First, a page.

Mapping a ton of buttons on a gaming mouse can be a pain, but SteelSeries makes it easy. Its GG app lets users create as many control profiles as they want and map buttons at a system level, rather than an individual game one. I didn’t have to change a single binding in Destiny 2’s menu to make it work. And if something wasn’t working, I simply pulled up the app, made a quick change, hit save, and was set. The same can be applied to the game’s RGB lights, the mouse’s sleep timer, and more.

Even more convenient is the Aerox 9’s CPI switch, located just behind the mouse wheel, that lets me toggle between five sensitivity levels with a quick tap. If I feel like everything’s moving too slow or fast while playing a game, I can just tap it to make a change. That’ll automatically be recorded into the active mouse profile without needing to open the app (more minute changes can be made through GG).

Connectivity

The Aerox 9 Wireless sits next to its USB-C dongle.

There’s one odd hitch to the GG app integration and it has to do with the device’s wireless dongle. One excellent feature of the Aerox 9 is its dual wireless connection, allowing users to either connect via Bluetooth 5.0 or 2.4GHz with the flip of a switch. To use the latter, you’ll need to have a USB-C port, as that’s what comes in the box. My desktop computer is a little old at this point and doesn’t have that port. That seemed fine at first since I could use Bluetooth, but I quickly ran into some limitations.

For one, buttons seemingly can’t be mapped when connected via Bluetooth. I had to plug in the mesh wire that comes with the Aerox 9 if I wanted to change the grid. More confusing is that a 2.4GHz connection is needed to update its firmware — and a wired connection can’t be used there. At the moment, I can’t update it on my current desktop setup. That won’t be a problem for people who have newer PCs, but if you’re running something older that lacks an open USB-C port, you’ll be out of luck.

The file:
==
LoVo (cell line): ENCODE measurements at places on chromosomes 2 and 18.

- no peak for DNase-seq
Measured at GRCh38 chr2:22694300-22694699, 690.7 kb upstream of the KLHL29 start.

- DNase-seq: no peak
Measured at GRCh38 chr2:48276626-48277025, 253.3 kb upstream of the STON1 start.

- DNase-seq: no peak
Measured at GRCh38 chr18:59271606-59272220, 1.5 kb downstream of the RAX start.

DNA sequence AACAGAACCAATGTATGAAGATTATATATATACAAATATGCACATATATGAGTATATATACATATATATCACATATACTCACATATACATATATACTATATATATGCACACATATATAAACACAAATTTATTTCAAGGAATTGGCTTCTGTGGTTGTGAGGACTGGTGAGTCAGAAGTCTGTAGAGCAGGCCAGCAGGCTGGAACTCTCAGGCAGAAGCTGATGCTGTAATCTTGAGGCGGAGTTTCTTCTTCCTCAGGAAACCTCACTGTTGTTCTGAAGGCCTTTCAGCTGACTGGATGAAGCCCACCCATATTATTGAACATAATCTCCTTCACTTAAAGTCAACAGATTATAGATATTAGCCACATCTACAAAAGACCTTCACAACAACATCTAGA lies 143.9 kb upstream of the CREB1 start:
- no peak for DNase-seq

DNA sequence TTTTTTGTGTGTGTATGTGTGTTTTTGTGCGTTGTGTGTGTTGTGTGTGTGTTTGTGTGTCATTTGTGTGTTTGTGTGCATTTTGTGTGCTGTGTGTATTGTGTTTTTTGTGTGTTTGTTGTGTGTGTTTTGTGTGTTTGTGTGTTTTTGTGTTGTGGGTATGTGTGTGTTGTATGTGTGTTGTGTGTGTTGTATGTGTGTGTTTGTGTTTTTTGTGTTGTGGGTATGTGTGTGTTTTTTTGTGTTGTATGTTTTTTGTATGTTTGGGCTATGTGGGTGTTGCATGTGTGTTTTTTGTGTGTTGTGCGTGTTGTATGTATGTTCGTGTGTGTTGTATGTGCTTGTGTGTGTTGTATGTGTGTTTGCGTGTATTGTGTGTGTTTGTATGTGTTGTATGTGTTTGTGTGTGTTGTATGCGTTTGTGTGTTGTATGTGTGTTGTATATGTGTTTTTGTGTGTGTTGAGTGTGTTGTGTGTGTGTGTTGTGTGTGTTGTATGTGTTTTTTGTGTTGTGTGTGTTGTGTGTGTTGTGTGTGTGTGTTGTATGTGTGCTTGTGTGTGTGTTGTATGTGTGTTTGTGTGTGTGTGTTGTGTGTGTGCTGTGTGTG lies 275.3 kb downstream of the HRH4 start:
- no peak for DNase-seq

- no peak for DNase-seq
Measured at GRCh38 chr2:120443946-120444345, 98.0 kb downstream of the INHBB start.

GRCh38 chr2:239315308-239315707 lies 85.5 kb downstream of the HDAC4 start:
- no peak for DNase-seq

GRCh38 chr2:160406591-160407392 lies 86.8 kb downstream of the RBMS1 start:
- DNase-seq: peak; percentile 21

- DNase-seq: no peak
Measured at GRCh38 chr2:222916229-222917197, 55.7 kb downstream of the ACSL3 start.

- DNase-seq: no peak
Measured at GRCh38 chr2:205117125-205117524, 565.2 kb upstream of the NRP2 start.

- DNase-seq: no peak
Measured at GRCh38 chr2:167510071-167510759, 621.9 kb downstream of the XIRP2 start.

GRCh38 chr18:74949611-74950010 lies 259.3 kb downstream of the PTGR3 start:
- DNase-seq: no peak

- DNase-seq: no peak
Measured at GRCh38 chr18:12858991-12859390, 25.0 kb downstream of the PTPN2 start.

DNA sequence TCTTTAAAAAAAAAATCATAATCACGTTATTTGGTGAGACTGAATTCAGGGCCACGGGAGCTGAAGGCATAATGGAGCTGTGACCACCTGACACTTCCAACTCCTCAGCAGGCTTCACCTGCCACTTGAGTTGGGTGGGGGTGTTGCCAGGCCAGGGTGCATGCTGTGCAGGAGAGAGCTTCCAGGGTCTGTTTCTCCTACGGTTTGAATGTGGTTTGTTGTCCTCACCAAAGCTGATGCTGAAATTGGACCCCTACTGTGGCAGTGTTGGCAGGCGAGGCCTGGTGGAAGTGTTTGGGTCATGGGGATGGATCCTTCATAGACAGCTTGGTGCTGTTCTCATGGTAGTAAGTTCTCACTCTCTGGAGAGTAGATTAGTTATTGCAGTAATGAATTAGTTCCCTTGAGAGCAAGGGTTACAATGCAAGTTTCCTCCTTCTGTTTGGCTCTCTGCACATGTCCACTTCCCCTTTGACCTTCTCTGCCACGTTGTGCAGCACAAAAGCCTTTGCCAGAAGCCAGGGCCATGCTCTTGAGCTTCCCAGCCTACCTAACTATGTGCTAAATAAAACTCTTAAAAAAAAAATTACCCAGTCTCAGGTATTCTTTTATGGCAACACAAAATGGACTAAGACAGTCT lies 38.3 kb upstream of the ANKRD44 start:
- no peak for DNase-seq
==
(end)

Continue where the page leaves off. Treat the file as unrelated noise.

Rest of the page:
Despite that puzzling quirk, the Aerox 9 Wireless is loaded with customization potential. Every time I load up a game, I find myself playing a little metagame where I spend a few minutes creating the perfect profile. It’s a perfect gaming mouse for control freaks.

Our take

SteelSeries’s Aerox 9 Wireless is an excellent MMO/MOBA mouse with limitless customization potential. While its 12-button layout can be a little tricky to navigate by feel, binding keys to it is a simple process thanks to the SteelSeries GG app. A handy CPI toggle, sturdy switches, and smooth glides make this a feature-rich gaming mouse that finally gives the Razer Naga Pro some competition. And at only 89g, it might even win the battle.

Is there a better alternative?

The Naga Pro has a better sensor, an extra button, and modular side plates for the same price. However, the Aerox 9 wins by a mile when it comes to weight.

How long will it last?

A single battery charge lasts up to 150 hours just like the Naga Pro. In terms of durability, its IP54-rated Aquabarrier is said to protect against spills and debris, which should keep it safe despite the open mesh design.

Should you buy it?

Yes. If you’ve been looking for an MMO mouse with all the buttons but less weight, the Aerox 9 Wireless is a dream come true.